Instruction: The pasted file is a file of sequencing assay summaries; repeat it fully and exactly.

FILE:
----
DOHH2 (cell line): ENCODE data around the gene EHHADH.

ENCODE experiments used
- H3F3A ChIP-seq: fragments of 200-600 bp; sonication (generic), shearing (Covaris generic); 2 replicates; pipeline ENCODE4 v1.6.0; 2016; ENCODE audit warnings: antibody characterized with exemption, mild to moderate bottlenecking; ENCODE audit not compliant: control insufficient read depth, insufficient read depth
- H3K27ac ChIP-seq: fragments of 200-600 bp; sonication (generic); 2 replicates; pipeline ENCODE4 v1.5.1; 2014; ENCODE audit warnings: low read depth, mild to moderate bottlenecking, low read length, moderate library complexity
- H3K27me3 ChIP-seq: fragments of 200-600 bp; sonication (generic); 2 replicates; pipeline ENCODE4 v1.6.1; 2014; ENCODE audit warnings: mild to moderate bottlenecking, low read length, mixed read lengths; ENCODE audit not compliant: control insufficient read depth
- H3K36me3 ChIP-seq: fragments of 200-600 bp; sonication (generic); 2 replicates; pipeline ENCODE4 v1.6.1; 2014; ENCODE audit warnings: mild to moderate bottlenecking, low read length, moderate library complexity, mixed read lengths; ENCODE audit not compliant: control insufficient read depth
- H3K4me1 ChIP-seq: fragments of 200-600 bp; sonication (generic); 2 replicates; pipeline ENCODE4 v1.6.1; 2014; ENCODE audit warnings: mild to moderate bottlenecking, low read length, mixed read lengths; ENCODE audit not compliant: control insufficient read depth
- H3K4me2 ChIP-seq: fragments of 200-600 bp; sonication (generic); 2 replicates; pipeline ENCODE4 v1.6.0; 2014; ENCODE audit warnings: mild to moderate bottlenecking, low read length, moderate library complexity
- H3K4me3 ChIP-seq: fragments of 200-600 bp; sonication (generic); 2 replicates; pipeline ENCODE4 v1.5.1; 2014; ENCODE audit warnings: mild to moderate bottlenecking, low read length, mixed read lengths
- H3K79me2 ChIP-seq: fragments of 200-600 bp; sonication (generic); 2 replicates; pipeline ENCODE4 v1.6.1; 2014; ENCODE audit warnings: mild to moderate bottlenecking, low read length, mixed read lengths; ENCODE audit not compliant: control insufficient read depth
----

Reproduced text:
DOHH2 (cell line): ENCODE data around the gene EHHADH.

ENCODE experiments used
- H3F3A ChIP-seq: fragments of 200-600 bp; sonication (generic), shearing (Covaris generic); 2 replicates; pipeline ENCODE4 v1.6.0; 2016; ENCODE audit warnings: antibody characterized with exemption, mild to moderate bottlenecking; ENCODE audit not compliant: control insufficient read depth, insufficient read depth
- H3K27ac ChIP-seq: fragments of 200-600 bp; sonication (generic); 2 replicates; pipeline ENCODE4 v1.5.1; 2014; ENCODE audit warnings: low read depth, mild to moderate bottlenecking, low read length, moderate library complexity
- H3K27me3 ChIP-seq: fragments of 200-600 bp; sonication (generic); 2 replicates; pipeline ENCODE4 v1.6.1; 2014; ENCODE audit warnings: mild to moderate bottlenecking, low read length, mixed read lengths; ENCODE audit not compliant: control insufficient read depth
- H3K36me3 ChIP-seq: fragments of 200-600 bp; sonication (generic); 2 replicates; pipeline ENCODE4 v1.6.1; 2014; ENCODE audit warnings: mild to moderate bottlenecking, low read length, moderate library complexity, mixed read lengths; ENCODE audit not compliant: control insufficient read depth
- H3K4me1 ChIP-seq: fragments of 200-600 bp; sonication (generic); 2 replicates; pipeline ENCODE4 v1.6.1; 2014; ENCODE audit warnings: mild to moderate bottlenecking, low read length, mixed read lengths; ENCODE audit not compliant: control insufficient read depth
- H3K4me2 ChIP-seq: fragments of 200-600 bp; sonication (generic); 2 replicates; pipeline ENCODE4 v1.6.0; 2014; ENCODE audit warnings: mild to moderate bottlenecking, low read length, moderate library complexity
- H3K4me3 ChIP-seq: fragments of 200-600 bp; sonication (generic); 2 replicates; pipeline ENCODE4 v1.5.1; 2014; ENCODE audit warnings: mild to moderate bottlenecking, low read length, mixed read lengths
- H3K79me2 ChIP-seq: fragments of 200-600 bp; sonication (generic); 2 replicates; pipeline ENCODE4 v1.6.1; 2014; ENCODE audit warnings: mild to moderate bottlenecking, low read length, mixed read lengths; ENCODE audit not compliant: control insufficient read depth